The Prirazlomnaya offshore rig, Gazprom Neft's oil production outpost on the Russian Arctic Shelf.Alexei Danichev/RIA Novosti
This week the annual S&P Global Platts ranking of world’s largest energy companies welcomed a new leader. The Russian state-owned energy corporation Gazprom trumped American ExxonMobil, which had topped the bill since 2004.
The U.S. corporation has taken a serious dive, falling back to ninth position, behind German E.ON SE, Indian Reliance Industries, Korea Electric Power Corp, and Chinese CNPC, among others. The top 10 companies’ combined profit reached $63.7 billion last year, which is 14 percent lower that the previous period.
How did Gazprom reach such lofty heights? Ivan Kapitonov, professor at the Higher School of Corporate Management at the Russian Presidential Academy of National Economy and Public Administration (RANEPA), thinks the main reason that ensured Gazprom’s rise was ExxonMobil’s slip, triggered by falling oil prices and the sanctions war with Russia. The price of crude oil in 2016 (a period considered by the ranking) was on average $46 per barrel, well below 2015’s average.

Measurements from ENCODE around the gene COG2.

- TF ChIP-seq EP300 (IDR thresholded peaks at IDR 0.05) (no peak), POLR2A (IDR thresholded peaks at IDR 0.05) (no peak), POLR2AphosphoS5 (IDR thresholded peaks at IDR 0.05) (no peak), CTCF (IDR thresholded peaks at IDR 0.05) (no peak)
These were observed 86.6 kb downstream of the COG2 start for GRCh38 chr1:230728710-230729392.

“There is nothing supernatural here. If ExxonMobil hadn’t suffered to such an extent, Gazprom wouldn’t be able to surpass it,” he told Russia Beyond.
According to Kapitonov, Gazprom is still confidently moving forward with its North Stream-2 gas pipeline project from Russia to the EU. It’s due to be completed by the end of 2019. “A whole area of potential investment opportunities is emerging here, even though some are not obvious at the moment,” the expert says.
Speaking of the ranking itself, which is based on the annual assessment of companies’ asset worth, revenues, profits, and return on investment, Kapitonov says Gazprom’s position shouldn’t be taken for granted. “Falling back or climbing up by 100 positions is possible in this ranking, so gaining first place should be treated as motivation (for Gazprom) to keep going forward,” he told Russia Beyond.
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